What is explained about this world is never explained in a way that actually makes sense.  The timeline was weird, and there were these time jumps that didn’t make a lot of sense.  In fact, they made things more confusing because I felt like I had to keep track of more things.  I didn’t understand how everything fit, and I couldn’t picture this world at all.

The characters weren’t particularly interesting either.  I didn’t really care what happened to Mac or Wes, and I thought they were really bland.  Things did get a little more interesting towards the end of the book, but at that point, I no longer cared.  I also wondered why The Archived hadn’t been like that since the beginning.

1 star.  The book was too confusing and poorly explained to care what happened.  It’s sad, since the idea is cool, but it didn’t work for me at all.

Book Review: Wintersong by S. Jae-Jones

Book: Wintersong by S. Jae-Jones

Published February 2017 by Thomas Dunne Books|436 pages

Where I Got It: I own the e-book

Series: Wintersong #1

Genre: YA Fantasy/Re-Telling

The last night of the year. Now the days of winter begin and the Goblin King rides abroad, searching for his bride…

All her life, Liesl has heard tales of the beautiful, dangerous Goblin King. They’ve enraptured her mind, her spirit, and inspired her musical compositions. Now eighteen and helping to run her family’s inn, Liesl can’t help but feel that her musical dreams and childhood fantasies are slipping away.

But when her own sister is taken by the Goblin King, Liesl has no choice but to journey to the Underground to save her. Drawn to the strange, captivating world she finds—and the mysterious man who rules it—she soon faces an impossible decision. And with time and the old laws working against her, Liesl must discover who she truly is before her fate is sealed.

I loved this book!  Wintersong was one of the books I was looking forward to reading, but I’m just now getting around to it.

I was reminded of a few books when I was reading Wintersong.  If you like the Iron Fey series, this is the book for you!  It has a similar feel to the Iron Fey series, so they’re pretty good read-alikes for each other.  I’d describe it as Hades & Persphone meets The Iron Fey meets Caraval (which I read after Wintersong but I’m still going with it because this review is obviously being written after reading both books).

I felt very much like I was in a fairy-tale, particularly a German fairy-tale.  I loved the idea of the Goblin King, and how people ended up in the Underground.  It’s such a vivid book and I really felt like I was in their world.  I really didn’t want the book to come to an end, because it meant leaving Liesl’s world, and I didn’t want to do that.  At least there’s a sequel, so there will be more to this story.  Which is good, considering the way Wintersong ended.  It’s going to be a long wait until the sequel comes out.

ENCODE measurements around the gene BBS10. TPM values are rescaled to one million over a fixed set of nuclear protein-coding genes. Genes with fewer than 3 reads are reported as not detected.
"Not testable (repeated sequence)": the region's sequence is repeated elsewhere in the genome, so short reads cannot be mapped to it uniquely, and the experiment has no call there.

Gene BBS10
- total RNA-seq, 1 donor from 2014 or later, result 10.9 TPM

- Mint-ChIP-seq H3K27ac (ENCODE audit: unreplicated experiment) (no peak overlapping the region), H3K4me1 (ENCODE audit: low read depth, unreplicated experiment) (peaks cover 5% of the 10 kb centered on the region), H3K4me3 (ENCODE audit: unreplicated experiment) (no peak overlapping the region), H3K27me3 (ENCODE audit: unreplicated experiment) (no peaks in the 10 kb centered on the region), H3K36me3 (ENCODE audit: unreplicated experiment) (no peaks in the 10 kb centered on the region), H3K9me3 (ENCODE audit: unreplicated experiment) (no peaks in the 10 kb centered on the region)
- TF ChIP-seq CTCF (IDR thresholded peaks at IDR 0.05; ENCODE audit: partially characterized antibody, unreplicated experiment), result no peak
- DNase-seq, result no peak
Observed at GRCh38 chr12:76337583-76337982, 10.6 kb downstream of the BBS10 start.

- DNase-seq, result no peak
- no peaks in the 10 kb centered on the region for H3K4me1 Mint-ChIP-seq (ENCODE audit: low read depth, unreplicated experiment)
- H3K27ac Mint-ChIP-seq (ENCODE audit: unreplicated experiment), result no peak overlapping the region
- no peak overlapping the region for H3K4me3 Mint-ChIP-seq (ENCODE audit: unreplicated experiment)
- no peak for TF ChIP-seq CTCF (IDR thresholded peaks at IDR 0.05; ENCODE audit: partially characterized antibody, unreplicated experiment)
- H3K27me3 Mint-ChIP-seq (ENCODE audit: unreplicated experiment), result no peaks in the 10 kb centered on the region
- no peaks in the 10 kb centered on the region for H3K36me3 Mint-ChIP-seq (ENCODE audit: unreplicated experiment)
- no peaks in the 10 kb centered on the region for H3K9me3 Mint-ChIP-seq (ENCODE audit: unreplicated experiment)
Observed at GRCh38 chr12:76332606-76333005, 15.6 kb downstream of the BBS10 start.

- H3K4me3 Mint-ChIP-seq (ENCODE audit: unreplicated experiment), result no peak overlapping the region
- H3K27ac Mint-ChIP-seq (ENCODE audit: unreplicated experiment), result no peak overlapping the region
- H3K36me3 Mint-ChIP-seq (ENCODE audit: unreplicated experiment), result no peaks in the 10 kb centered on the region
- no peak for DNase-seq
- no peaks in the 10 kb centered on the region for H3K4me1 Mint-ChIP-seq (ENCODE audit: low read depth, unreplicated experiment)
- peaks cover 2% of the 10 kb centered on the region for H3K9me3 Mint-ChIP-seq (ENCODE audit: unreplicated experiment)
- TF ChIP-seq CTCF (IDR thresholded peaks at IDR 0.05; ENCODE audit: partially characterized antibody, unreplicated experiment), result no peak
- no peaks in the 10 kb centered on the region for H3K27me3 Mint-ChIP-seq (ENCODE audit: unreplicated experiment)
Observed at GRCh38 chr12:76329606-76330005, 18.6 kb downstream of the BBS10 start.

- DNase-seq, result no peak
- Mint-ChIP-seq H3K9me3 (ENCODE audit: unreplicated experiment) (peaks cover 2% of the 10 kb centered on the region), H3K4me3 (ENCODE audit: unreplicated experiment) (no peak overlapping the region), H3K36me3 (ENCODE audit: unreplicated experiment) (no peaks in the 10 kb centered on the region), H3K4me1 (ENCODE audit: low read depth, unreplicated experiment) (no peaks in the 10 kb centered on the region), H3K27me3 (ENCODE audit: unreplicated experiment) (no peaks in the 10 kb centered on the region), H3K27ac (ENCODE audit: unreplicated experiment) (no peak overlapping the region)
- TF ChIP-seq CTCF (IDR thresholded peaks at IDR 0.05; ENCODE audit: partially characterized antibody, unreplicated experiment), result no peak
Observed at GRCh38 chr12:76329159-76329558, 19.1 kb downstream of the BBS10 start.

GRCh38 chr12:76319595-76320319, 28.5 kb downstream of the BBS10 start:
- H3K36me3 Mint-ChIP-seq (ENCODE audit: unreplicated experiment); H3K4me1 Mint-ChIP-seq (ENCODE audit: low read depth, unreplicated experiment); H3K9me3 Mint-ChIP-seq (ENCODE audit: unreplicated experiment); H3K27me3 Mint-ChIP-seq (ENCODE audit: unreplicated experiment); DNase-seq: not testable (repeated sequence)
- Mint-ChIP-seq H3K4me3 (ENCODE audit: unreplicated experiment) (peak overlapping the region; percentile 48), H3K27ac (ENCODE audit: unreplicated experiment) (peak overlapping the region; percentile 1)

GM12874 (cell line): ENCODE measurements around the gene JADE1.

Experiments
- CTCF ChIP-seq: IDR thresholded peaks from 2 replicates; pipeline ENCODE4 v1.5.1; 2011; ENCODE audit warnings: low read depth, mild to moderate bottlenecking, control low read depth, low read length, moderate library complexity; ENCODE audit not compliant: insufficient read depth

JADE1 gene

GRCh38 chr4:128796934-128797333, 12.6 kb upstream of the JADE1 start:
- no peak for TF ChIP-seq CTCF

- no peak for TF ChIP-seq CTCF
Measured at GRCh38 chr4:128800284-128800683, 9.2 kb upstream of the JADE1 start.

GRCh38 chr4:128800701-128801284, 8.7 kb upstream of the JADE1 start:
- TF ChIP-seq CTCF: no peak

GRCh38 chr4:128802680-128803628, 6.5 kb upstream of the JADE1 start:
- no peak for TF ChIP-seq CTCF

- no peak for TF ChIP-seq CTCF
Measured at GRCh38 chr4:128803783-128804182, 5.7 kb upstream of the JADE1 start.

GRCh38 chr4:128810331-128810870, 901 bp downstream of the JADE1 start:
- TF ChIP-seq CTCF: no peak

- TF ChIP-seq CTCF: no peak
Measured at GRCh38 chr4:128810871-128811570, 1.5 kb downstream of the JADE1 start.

Liesl is such a great character- she is more courageous than she knows, and she would do anything for her sister- even agreeing to marry the Goblin King to keep her sister safe.  I think being Underground and around the Goblin King ended up being a good thing for her- she learns a lot about herself, and I feel like she becomes more confident in herself as she worked on her music.  She’s a character I can really relate to- taking care of everyone, and feeling like she isn’t good enough, even though she is, and she just needs to believe in herself.

There’s something very dreamlike about this book, and it’s very magical.  There’s something dark and…nostalgic isn’t necessarily the word I’m looking for, but…maybe lament and looking for something lost and/or forgotten?  This book is downright beautiful and poetic, and if you haven’t read it, trust me when I say that you really need to read it!

5 stars.  I’m so glad it lived up to my expectations and the hype!  This book is dark and beautiful and amazing!

Book Review: American-Born Chinese by Gene Luen Yang

Book: American-Born Chinese by Gene Luen Yang

Published December 2008 by Square Fish|233 pages

Where I Got It: I borrowed the paperback from the library

Series: None

Genre: YA Graphic Novel

 

Jin Wang starts at a new school where he’s the only Chinese-American student. When a boy from Taiwan joins his class, Jin doesn’t want to be associated with an FOB like him. Jin just wants to be an all-American boy, because he’s in love with an all-American girl. Danny is an all-American boy: great at basketball, popular with the girls. But his obnoxious Chinese cousin Chin-Kee’s annual visit is such a disaster that it ruins Danny’s reputation at school, leaving him with no choice but to transfer somewhere he can start all over again. The Monkey King has lived for thousands of years and mastered the arts of kung fu and the heavenly disciplines. He’s ready to join the ranks of the immortal gods in heaven. But there’s no place in heaven for a monkey. Each of these characters cannot help himself alone, but how can they possibly help each other? They’re going to have to find a way—if they want fix the disasters their lives have become.

I really liked American Born Chinese!  After reading his Boxers And Saints series, I knew I wanted to read this book, since I’ve heard a lot of really good things about it.

We see three different stories in this graphic novel- Jin, Danny, and The Monkey King.  I really liked The Monkey King’s story, and I also really liked Jin’s.  I felt so bad for Jin when we first meet him in American Born Chinese, and how his classmates and teachers made assumptions about him.  I also loved the story of The Monkey King, and I really want to know more about that story, because I really liked it.